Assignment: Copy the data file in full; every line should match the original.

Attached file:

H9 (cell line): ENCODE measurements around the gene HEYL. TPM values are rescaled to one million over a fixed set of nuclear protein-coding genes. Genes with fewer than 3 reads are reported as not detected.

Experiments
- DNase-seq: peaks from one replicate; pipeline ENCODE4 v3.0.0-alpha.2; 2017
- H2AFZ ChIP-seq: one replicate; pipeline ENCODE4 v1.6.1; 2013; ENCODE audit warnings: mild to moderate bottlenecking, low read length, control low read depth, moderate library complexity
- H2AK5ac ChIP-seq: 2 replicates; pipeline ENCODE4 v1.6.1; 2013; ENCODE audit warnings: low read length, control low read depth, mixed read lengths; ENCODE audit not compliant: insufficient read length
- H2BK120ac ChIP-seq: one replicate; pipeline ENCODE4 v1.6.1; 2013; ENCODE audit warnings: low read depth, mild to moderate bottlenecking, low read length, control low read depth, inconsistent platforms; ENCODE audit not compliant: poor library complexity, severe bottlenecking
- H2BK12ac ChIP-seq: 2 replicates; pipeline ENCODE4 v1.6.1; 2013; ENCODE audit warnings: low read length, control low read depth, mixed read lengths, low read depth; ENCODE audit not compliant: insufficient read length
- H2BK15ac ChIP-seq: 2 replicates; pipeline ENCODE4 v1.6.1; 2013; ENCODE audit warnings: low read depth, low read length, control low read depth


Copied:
H9 (cell line): ENCODE measurements around the gene HEYL. TPM values are rescaled to one million over a fixed set of nuclear protein-coding genes. Genes with fewer than 3 reads are reported as not detected.

Experiments
- DNase-seq: peaks from one replicate; pipeline ENCODE4 v3.0.0-alpha.2; 2017
- H2AFZ ChIP-seq: one replicate; pipeline ENCODE4 v1.6.1; 2013; ENCODE audit warnings: mild to moderate bottlenecking, low read length, control low read depth, moderate library complexity
- H2AK5ac ChIP-seq: 2 replicates; pipeline ENCODE4 v1.6.1; 2013; ENCODE audit warnings: low read length, control low read depth, mixed read lengths; ENCODE audit not compliant: insufficient read length
- H2BK120ac ChIP-seq: one replicate; pipeline ENCODE4 v1.6.1; 2013; ENCODE audit warnings: low read depth, mild to moderate bottlenecking, low read length, control low read depth, inconsistent platforms; ENCODE audit not compliant: poor library complexity, severe bottlenecking
- H2BK12ac ChIP-seq: 2 replicates; pipeline ENCODE4 v1.6.1; 2013; ENCODE audit warnings: low read length, control low read depth, mixed read lengths, low read depth; ENCODE audit not compliant: insufficient read length
- H2BK15ac ChIP-seq: 2 replicates; pipeline ENCODE4 v1.6.1; 2013; ENCODE audit warnings: low read depth, low read length, control low read depth